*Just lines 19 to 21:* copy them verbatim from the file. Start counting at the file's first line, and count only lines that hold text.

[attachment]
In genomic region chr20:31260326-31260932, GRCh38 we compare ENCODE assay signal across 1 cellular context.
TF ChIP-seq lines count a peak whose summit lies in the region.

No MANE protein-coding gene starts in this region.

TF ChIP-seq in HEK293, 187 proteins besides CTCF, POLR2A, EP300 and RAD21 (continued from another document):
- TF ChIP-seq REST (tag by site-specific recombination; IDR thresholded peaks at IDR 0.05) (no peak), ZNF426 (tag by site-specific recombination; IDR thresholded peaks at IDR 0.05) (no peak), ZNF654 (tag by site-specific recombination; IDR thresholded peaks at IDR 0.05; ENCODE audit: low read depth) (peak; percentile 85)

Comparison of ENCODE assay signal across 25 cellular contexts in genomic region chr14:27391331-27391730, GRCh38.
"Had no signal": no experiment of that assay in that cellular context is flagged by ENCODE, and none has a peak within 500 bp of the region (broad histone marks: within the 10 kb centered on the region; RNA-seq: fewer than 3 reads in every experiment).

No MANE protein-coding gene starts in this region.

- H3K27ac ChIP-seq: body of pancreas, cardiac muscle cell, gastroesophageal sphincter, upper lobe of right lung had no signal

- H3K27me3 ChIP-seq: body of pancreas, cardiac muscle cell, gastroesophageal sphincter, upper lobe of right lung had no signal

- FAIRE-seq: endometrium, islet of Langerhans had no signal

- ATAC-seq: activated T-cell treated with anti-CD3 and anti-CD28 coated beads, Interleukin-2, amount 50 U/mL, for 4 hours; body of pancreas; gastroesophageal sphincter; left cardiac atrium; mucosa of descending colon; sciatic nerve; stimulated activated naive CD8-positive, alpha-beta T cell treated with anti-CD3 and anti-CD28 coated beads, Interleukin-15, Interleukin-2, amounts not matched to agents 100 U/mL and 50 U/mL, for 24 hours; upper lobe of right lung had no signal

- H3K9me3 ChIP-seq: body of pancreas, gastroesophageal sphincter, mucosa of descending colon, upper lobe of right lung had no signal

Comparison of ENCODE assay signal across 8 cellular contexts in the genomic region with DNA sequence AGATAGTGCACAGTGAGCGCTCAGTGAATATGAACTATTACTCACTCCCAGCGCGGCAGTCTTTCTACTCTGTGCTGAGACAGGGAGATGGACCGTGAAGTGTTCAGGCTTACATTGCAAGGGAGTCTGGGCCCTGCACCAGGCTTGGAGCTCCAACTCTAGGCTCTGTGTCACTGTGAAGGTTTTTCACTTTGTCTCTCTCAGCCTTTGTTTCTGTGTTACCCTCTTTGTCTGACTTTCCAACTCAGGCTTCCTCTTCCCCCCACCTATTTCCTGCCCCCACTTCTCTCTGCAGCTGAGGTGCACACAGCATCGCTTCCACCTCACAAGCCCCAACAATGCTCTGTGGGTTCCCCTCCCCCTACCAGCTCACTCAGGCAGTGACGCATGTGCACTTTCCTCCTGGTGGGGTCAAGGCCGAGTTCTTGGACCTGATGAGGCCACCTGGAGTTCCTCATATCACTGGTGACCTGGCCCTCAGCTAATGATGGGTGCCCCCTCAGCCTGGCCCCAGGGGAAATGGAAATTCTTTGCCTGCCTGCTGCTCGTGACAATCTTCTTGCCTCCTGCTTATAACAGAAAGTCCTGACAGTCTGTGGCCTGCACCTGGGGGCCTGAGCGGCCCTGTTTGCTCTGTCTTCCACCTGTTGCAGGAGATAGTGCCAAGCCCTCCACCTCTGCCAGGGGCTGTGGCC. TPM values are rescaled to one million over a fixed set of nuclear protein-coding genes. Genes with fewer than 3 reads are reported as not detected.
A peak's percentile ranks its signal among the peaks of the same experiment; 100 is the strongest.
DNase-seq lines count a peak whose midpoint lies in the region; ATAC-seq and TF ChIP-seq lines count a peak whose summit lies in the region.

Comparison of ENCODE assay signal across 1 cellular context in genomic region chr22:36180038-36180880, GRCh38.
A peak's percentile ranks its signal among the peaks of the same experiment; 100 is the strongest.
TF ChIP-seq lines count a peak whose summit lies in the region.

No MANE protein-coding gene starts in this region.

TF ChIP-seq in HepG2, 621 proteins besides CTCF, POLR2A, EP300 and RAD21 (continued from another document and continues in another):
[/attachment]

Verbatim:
TF ChIP-seq lines count a peak whose summit lies in the region.

No MANE protein-coding gene starts in this region.

TF ChIP-seq in HepG2, 621 proteins besides CTCF, POLR2A, EP300 and RAD21 (continued from another document and continues in another):